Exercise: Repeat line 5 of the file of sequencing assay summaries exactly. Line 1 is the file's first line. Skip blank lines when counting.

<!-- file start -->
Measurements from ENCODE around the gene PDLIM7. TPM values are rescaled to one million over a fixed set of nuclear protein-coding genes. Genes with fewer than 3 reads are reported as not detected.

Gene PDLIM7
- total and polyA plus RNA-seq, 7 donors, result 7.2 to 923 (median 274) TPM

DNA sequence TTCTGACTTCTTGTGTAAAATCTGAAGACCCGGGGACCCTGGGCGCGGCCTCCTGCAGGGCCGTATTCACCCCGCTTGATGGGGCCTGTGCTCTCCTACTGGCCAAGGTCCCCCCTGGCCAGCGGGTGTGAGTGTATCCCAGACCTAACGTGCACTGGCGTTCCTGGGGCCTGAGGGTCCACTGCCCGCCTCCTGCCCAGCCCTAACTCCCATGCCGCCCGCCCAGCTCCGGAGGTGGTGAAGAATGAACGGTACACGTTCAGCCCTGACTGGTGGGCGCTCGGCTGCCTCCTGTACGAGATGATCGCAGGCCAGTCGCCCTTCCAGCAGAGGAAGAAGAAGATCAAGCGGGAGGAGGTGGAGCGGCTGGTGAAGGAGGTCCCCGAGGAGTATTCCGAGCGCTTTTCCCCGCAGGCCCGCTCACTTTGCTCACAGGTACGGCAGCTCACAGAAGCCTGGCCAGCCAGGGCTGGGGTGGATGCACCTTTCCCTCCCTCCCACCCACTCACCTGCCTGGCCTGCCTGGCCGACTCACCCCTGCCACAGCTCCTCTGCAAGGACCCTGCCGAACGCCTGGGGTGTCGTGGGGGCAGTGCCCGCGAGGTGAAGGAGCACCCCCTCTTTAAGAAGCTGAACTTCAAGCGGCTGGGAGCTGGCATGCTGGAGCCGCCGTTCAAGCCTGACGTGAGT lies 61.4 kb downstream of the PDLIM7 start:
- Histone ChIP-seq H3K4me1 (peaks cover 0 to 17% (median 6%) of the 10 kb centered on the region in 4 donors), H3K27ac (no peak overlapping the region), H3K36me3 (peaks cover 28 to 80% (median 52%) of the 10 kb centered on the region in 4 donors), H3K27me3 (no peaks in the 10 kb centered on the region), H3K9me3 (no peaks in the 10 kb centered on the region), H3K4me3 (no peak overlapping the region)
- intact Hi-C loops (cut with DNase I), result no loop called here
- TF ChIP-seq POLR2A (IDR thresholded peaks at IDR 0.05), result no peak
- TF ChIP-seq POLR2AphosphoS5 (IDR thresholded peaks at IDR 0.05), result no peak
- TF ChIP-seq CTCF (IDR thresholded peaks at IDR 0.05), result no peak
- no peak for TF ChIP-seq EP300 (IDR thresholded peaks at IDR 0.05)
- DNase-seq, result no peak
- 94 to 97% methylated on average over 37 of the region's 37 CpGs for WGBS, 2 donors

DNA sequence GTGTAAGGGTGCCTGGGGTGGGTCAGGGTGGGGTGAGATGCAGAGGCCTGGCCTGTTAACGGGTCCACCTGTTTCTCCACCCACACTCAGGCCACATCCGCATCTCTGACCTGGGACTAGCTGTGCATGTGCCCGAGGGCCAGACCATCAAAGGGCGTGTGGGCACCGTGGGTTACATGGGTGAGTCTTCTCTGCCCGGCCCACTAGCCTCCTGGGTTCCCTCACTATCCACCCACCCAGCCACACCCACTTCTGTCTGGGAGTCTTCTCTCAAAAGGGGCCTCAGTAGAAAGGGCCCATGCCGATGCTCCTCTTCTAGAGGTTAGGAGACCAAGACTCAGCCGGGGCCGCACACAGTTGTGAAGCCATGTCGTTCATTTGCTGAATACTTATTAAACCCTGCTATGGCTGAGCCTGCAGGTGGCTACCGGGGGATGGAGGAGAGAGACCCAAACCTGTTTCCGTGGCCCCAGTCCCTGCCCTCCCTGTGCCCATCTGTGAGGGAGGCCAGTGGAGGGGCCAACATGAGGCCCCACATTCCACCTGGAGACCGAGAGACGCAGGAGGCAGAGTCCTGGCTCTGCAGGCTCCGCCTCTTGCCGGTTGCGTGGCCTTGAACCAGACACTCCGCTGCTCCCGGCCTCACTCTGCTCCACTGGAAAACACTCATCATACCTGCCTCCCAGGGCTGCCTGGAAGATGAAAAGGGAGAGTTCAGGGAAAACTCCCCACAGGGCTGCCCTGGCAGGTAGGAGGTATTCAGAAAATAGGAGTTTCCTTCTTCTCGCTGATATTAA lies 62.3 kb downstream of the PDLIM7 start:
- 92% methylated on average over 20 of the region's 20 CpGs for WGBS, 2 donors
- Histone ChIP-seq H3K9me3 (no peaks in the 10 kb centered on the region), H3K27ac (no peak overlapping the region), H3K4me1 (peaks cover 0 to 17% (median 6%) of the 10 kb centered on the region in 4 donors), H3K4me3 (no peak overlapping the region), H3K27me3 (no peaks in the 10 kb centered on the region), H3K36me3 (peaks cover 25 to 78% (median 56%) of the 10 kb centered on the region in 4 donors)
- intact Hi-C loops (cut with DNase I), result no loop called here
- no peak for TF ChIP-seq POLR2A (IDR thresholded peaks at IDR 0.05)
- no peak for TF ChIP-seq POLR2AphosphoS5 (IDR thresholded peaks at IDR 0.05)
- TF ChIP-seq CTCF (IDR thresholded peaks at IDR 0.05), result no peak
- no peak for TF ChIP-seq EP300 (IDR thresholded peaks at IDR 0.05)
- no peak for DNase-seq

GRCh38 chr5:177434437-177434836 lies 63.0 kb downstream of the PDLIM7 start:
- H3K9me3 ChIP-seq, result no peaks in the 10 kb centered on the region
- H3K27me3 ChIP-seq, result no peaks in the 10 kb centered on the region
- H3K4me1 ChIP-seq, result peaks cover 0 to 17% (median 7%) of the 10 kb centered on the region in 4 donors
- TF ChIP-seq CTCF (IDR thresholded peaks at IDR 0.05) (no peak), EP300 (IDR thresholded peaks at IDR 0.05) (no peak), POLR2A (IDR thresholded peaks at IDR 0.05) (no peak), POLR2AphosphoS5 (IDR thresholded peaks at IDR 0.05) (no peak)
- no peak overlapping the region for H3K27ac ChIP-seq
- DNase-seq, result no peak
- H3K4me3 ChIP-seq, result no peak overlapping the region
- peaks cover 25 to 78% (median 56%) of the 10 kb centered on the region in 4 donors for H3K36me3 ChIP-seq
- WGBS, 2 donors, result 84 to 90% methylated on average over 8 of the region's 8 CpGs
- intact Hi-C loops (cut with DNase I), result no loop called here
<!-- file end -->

- Histone ChIP-seq H3K4me1 (peaks cover 0 to 17% (median 6%) of the 10 kb centered on the region in 4 donors), H3K27ac (no peak overlapping the region), H3K36me3 (peaks cover 28 to 80% (median 52%) of the 10 kb centered on the region in 4 donors), H3K27me3 (no peaks in the 10 kb centered on the region), H3K9me3 (no peaks in the 10 kb centered on the region), H3K4me3 (no peak overlapping the region)